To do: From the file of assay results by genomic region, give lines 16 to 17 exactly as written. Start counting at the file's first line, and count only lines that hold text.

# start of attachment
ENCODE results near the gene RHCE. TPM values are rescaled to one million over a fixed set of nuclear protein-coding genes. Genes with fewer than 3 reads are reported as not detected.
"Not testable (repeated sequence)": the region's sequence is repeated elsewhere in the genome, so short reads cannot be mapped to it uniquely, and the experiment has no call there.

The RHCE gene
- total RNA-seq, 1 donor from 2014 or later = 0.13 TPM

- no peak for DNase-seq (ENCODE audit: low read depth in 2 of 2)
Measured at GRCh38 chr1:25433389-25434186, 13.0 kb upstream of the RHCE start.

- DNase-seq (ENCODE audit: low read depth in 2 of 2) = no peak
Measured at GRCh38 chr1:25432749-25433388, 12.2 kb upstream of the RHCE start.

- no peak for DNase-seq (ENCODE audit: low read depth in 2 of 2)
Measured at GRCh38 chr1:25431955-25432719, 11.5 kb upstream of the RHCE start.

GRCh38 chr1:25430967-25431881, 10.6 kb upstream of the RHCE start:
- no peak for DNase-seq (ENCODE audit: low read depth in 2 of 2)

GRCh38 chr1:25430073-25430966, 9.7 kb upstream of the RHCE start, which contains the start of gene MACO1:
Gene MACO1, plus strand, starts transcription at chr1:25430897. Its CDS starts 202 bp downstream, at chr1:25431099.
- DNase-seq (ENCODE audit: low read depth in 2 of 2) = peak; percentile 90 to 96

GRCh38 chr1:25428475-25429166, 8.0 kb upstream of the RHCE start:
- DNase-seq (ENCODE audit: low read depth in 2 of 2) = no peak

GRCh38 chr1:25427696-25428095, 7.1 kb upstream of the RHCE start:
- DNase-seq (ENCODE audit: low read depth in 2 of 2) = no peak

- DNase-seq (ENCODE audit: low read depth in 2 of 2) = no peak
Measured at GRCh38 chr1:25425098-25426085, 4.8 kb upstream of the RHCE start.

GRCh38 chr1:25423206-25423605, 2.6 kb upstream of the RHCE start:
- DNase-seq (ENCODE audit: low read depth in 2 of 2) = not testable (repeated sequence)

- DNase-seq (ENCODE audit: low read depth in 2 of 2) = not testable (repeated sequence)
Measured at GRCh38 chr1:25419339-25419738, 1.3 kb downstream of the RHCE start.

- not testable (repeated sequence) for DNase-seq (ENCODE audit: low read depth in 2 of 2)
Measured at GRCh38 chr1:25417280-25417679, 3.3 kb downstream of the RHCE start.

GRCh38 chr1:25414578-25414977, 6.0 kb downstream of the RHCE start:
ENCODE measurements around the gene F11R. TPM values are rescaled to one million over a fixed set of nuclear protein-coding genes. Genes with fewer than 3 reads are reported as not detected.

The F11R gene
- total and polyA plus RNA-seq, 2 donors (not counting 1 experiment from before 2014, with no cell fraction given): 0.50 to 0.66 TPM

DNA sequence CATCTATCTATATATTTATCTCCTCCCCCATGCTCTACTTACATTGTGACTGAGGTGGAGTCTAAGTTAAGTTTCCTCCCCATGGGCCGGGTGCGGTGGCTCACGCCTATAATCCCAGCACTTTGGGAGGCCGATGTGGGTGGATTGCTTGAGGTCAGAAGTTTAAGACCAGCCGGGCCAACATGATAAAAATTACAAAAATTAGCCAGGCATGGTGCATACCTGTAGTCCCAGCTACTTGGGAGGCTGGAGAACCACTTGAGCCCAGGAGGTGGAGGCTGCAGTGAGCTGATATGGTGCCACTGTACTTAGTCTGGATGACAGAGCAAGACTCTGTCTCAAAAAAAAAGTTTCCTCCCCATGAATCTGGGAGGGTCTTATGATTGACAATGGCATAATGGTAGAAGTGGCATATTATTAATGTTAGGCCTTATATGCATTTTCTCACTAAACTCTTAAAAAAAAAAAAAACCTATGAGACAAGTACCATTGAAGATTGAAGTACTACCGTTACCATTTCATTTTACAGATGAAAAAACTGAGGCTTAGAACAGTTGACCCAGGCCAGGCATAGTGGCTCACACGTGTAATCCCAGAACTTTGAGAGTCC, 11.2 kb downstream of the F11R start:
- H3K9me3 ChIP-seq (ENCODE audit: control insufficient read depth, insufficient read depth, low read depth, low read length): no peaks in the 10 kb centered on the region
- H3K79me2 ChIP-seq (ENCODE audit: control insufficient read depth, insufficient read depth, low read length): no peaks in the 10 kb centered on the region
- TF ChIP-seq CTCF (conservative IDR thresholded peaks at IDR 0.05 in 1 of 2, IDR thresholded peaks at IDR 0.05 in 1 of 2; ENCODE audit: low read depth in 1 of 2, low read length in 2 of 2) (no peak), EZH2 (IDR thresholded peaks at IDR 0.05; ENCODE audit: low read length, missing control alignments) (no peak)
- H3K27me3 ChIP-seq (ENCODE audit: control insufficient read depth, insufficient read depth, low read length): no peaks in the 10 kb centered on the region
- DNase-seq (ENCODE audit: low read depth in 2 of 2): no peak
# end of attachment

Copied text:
GRCh38 chr1:25428475-25429166, 8.0 kb upstream of the RHCE start:
- DNase-seq (ENCODE audit: low read depth in 2 of 2) = no peak